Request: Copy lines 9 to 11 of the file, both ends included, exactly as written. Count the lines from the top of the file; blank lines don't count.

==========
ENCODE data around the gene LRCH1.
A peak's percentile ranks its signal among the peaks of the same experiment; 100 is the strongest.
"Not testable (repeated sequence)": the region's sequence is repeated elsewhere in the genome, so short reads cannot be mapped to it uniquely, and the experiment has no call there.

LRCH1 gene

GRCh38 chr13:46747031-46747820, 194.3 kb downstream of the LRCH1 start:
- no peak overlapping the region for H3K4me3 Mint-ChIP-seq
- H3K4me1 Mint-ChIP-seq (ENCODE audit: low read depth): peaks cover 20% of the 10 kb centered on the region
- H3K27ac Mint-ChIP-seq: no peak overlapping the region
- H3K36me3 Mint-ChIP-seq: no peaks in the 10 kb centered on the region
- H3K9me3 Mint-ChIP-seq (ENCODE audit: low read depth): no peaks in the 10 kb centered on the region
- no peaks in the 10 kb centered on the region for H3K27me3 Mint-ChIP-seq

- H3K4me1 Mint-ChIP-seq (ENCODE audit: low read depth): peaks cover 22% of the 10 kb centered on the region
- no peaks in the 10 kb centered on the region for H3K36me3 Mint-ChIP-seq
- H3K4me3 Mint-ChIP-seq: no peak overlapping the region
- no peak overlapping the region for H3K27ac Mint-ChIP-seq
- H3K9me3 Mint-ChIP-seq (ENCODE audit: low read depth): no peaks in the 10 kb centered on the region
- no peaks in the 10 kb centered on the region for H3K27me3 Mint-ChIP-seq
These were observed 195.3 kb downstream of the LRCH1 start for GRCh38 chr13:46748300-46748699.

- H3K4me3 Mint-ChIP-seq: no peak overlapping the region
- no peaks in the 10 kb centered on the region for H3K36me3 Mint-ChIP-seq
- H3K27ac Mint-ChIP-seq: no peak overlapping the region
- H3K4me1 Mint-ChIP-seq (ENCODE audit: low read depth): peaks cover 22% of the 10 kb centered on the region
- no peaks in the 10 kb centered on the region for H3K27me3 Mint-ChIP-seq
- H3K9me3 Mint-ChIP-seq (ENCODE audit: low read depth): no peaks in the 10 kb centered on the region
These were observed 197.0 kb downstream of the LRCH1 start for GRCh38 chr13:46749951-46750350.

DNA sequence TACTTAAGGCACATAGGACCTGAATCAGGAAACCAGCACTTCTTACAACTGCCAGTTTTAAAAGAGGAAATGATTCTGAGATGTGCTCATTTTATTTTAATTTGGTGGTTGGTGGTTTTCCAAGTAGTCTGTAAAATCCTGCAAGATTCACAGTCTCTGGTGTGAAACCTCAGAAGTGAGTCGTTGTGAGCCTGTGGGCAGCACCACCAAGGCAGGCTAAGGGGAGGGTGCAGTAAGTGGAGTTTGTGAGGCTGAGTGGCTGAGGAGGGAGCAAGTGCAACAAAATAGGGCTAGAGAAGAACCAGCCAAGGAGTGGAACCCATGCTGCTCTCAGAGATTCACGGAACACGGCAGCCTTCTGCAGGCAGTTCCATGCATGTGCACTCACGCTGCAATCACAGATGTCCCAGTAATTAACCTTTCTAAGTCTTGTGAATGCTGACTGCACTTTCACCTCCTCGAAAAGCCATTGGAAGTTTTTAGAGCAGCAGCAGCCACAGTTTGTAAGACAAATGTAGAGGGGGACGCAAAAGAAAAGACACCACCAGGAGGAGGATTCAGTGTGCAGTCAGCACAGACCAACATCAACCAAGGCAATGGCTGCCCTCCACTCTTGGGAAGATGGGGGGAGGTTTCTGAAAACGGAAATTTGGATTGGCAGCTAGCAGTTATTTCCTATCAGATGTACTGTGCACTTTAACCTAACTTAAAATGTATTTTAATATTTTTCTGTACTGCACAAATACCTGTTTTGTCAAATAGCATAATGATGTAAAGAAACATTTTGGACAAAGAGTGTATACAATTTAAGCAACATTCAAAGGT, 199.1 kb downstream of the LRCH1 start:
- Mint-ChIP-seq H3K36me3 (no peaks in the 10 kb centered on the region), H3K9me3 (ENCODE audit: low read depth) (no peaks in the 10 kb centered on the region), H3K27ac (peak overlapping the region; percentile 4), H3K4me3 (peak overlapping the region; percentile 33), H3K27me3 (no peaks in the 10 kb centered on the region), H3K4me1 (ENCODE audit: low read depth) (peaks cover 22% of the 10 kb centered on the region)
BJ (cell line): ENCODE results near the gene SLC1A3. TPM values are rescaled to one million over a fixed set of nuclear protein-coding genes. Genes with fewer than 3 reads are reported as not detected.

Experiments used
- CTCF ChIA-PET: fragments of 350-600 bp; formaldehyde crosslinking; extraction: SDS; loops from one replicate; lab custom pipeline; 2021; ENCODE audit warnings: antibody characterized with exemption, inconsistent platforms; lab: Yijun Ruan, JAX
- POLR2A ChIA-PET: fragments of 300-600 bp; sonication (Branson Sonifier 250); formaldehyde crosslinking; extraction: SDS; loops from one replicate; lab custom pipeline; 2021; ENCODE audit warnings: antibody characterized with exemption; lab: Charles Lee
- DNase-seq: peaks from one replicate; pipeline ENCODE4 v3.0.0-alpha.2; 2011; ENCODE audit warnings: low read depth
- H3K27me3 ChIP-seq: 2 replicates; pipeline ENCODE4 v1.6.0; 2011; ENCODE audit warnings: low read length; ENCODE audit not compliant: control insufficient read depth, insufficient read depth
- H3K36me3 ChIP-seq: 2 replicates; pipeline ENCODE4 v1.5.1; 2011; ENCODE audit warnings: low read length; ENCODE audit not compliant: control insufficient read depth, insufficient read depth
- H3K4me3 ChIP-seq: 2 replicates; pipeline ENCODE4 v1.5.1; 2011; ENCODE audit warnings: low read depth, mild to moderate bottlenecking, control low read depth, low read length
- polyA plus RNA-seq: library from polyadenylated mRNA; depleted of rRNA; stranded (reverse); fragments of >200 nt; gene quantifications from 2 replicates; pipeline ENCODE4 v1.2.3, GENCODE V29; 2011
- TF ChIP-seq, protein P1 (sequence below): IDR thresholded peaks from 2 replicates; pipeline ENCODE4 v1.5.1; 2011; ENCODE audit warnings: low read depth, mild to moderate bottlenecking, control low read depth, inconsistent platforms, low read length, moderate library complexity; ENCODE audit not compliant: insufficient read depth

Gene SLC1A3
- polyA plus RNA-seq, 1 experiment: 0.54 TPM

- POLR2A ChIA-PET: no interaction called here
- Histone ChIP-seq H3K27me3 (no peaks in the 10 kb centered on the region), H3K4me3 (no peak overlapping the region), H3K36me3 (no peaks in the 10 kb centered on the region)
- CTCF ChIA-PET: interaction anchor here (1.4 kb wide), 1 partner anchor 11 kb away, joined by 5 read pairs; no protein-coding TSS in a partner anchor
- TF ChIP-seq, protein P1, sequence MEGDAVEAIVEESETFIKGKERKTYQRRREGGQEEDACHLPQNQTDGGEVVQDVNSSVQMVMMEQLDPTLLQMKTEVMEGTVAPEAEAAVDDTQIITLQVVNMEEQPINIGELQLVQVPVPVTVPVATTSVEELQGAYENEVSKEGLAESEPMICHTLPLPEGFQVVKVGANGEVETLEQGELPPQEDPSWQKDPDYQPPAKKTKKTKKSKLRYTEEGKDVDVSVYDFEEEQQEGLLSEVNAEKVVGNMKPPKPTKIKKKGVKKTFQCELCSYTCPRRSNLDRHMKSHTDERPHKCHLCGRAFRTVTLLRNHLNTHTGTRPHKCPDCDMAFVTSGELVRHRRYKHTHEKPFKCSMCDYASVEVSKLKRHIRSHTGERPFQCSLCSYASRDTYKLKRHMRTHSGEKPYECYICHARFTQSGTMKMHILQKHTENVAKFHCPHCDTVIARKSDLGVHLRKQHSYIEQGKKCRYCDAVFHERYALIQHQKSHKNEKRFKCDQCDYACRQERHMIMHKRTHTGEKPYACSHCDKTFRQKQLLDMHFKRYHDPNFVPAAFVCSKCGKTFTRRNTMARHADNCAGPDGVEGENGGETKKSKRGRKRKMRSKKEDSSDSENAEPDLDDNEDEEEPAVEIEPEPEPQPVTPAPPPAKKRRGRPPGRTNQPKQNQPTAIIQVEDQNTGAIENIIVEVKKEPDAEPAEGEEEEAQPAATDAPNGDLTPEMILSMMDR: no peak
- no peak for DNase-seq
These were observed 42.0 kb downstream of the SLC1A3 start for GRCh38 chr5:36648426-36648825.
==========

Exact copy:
- H3K36me3 Mint-ChIP-seq: no peaks in the 10 kb centered on the region
- H3K9me3 Mint-ChIP-seq (ENCODE audit: low read depth): no peaks in the 10 kb centered on the region
- no peaks in the 10 kb centered on the region for H3K27me3 Mint-ChIP-seq